By now you’d think the "U.S. summer hard-court season" would be in full swing, with no more glances back across the pond. After all, we’re just three days away from August, and the men and women have each played at least one event in the States. But in this age of European dominance, clay doesn’t go down without a long, drawn-out fight. The ATP, alongside its well-sponsored, 500-level Citi Open in Washington, D.C., will also stage a last hurrah on dirt for 2013 in Kitzbühel, Austria, this week. As for the women, they’ll also be on hot cement in D.C., and at the newly named Southern California Open in Carlsbad, Calif.
Tennis may not be completely Americanized yet, but the money is getting bigger, the draws are getting better, and a few European stars, including Victoria Azarenka and Juan Martion del Potro, will be making their post-Wimbledon debuts this week. You might, if you’re a lover of all clichés, say that the U.S. Open Series is about to heat up.
Here’s a look at what will be happening on both sides of the Atlantic.
Citi Open (ATP)
$1,565,590; 500 ranking points
Draw is here
The men get an upgrade at the Citi Open. Prize money crosses the million and a half mark, and the draw brackets go from 32 to 64. Though the fact that 16 players get byes into the second round seems a tad generous. I know Ivan Dodig has had a good run, and a lot of people seem to like to watch Michael Llodra, but do they really deserve a free pass into the second round at a 500?
There's also an upgrade at the top of the draw: Juan Martin del Potro, the highest-ranked man to enter an Open Series event so far, is the top seed. The big man will come to the U.S. in the midst of one of his periodic surges, after beating David Ferrer and doing everything he could to turn his semifinal with Novak Djokovic at Wimbledon into a classic—everything, that is, except win the match. So the question arises, not for the first, or the third, or maybe even the 10th time since his return from surgery two years ago: Is Delpo back?
He’ll give us his first answer in a potentially difficult second-round match against the winner of Lleyton Hewitt and Ryan Harrison. Both of those guys made the semis this week in Atlanta, while Del Potro will be coming in cold to the hot hard courts. It won’t get easier, or at least it won’t get any less tricky, in the next round, where he may play Bernard Tomic. It’s hard to known which Bernie we’ll see in D.C., considering that his father is currently on trial for assault. Del Potro's two great summer runs, in 2008 and 2009, began with titles in D.C.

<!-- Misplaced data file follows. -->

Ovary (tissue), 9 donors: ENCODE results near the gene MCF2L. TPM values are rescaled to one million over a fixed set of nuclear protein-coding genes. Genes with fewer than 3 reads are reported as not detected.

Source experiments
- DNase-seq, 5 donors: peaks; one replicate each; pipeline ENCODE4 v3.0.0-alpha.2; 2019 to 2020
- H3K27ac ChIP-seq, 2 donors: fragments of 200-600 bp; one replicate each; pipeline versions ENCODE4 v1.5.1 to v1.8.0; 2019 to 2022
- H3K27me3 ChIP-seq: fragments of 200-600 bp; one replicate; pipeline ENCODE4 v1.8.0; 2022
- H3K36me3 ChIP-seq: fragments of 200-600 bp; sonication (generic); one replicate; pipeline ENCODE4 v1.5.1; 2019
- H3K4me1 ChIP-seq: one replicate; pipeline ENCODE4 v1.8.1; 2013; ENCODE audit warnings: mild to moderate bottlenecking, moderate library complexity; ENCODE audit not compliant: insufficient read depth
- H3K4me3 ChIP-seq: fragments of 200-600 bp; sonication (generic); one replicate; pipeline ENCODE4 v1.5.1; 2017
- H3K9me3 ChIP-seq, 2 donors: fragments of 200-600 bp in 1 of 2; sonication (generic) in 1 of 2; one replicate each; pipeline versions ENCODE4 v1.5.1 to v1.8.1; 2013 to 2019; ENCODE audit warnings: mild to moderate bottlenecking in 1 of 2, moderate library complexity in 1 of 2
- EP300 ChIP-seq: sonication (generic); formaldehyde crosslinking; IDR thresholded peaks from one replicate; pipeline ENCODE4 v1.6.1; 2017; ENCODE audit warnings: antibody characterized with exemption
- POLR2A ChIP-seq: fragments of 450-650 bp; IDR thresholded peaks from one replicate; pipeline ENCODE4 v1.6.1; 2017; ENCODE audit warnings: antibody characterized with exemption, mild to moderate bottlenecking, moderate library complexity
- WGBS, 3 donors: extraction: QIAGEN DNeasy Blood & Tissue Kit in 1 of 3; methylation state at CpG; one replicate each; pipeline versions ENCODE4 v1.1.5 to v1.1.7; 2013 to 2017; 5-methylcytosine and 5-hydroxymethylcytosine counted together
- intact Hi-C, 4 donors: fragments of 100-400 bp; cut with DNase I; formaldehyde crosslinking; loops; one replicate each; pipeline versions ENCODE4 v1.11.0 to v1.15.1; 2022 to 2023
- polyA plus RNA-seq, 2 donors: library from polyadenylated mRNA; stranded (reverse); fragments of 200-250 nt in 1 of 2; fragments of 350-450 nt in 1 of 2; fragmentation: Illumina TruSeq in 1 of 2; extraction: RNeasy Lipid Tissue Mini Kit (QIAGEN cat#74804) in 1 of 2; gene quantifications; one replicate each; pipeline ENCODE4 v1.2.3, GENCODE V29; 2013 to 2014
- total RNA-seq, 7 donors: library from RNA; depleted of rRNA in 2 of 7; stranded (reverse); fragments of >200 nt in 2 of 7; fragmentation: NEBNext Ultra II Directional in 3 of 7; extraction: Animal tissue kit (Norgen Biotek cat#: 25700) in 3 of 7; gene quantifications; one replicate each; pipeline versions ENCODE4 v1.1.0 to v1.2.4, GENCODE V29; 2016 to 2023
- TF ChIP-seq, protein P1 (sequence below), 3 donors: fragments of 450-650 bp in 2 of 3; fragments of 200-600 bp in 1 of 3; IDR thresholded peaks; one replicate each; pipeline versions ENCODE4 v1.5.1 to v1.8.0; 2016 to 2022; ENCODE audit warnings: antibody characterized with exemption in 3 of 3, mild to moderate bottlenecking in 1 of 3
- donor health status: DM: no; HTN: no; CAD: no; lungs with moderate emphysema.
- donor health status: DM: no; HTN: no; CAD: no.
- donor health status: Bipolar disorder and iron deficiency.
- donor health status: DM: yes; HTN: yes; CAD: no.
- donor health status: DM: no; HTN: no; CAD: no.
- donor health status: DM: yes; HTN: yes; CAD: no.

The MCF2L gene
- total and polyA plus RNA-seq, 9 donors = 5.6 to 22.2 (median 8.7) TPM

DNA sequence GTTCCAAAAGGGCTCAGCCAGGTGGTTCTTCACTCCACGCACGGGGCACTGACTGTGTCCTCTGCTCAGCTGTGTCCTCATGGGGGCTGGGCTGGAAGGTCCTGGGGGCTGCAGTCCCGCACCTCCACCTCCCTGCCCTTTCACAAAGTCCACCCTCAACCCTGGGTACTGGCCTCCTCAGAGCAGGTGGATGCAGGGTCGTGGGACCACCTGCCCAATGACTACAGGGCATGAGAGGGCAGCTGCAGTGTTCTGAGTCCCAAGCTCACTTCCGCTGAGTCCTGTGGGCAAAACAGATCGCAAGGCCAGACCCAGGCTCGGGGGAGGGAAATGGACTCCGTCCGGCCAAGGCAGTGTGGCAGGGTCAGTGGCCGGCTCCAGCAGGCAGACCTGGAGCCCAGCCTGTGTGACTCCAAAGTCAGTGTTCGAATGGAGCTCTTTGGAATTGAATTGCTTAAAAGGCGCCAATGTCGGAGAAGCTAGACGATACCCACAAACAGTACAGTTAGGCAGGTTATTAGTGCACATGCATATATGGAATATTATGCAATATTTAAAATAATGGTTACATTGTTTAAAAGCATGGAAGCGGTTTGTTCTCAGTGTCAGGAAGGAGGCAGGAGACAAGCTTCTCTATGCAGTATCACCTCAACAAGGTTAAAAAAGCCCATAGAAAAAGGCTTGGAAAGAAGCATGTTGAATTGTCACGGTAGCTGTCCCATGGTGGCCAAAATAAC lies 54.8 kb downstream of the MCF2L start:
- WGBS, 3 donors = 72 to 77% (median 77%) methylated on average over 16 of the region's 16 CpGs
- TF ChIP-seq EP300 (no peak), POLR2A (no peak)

Also here: No. 2 seed Kei Nishikori; the indefatigable Tommy Haas; Atlanta winner John Isner, who may have already begun exhausting himself for the U.S. Open; Grigor Dimitrov; Mardy Fish.
Question Mark: Milos Raonic. Grass was a bust; we’ll see if the work he has done since with Ivan Ljubicic will change his luck on hard courts.
Young Americans in the Nation’s Capital: Harrison opens with Hewitt; Jack Sock starts with Igor Sijsling
Southern California Open
$795,707; WTA Premier
Draw is here
Agnieszka Radwanska jumped the Atlantic last week in Stanford; this week she’s joined by Victoria Azarenka and Petra Kvitova at the top of the draw down the coast in Carlsbad.
The last time we saw Azarenka, she was writhing in pain after injuring her knee in a fall at Wimbledon. After a practice block in the L.A. area, she’ll try her oft-injured legs out on asphalt. Vika will start with the winner of an all-Italia first-round affair between Francesca Schiavone and Flavia Pennetta. The next highest seeds in Azarenka’s half are Roberta Vinci, Jelena Jankovic, and Ana Ivanovic. On the other side, in descending order, are Radwanska, Kvitova, Stosur, and Suarez Navarro.
Players of interest: Laura Robson, who will begin her post-Wimbledon campaign against Ayumi Morita; and Allie Kiick, a young American wild card who has been known to miss an easy shot and ask herself, out loud, “Who does that?”
First-round matches to watch: Monica Puig vs. Bethanie Mattek-Sands; Stanford champ Dominika Cibulkova vs. Ana Ivanovic
Citi Open (WTA)
Draw is here
The women’s draw in D.C. is smaller and less competitive than either the men’s event there, or the women’s event in Carlsbad. But for U.S. fans, it may be the more interesting of the two WTA tournaments. Sloane Stephens, Madison Keys, Christina McHale, and Taylor Townsend, among others, will be representing the USA here, though the top seed goes to Germany’s Angelique Kerber.
I’m especially interested in Sloane. We’ve seen her do well at the majors, where she has never been seeded high or expected to reach the semis or better. We haven’t seen her follow those performances up well in smaller events. In D.C., she’s the second seed; can she meet that expectation and make it all the way to the final? It may be a little tournament, but that would be a big step forward. Barthel and Cirstea are the next highest seeds in her half.
Also here: Andrea Petkovic, Eugenie Bouchard
First-round match to watch: Madison Keys vs. Michelle Larcher de Brito
Bet-at-Home Cup Kitzbuhel
$544,000; 250 ranking points
Draw is here
Clay makes its final appearance for 2013 with an unfortunate name—the Bet-at-Home Cup—and a middling draw. Philipp Kohlschreiber, one of the kings of the Central European 250 circuit, is the top seed. No. 2 is Juan Monaco, followed by Fernando Verdasco. Dyed in the wool dirt lovers, get your fill while you can. We’ll be waiting for you next week in Montreal.